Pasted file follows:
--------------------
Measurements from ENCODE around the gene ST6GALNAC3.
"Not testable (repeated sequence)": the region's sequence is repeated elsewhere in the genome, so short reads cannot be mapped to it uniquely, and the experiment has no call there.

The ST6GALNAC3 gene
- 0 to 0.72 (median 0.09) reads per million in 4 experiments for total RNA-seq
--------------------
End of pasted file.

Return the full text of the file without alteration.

Measurements from ENCODE around the gene ST6GALNAC3.
"Not testable (repeated sequence)": the region's sequence is repeated elsewhere in the genome, so short reads cannot be mapped to it uniquely, and the experiment has no call there.

The ST6GALNAC3 gene
- 0 to 0.72 (median 0.09) reads per million in 4 experiments for total RNA-seq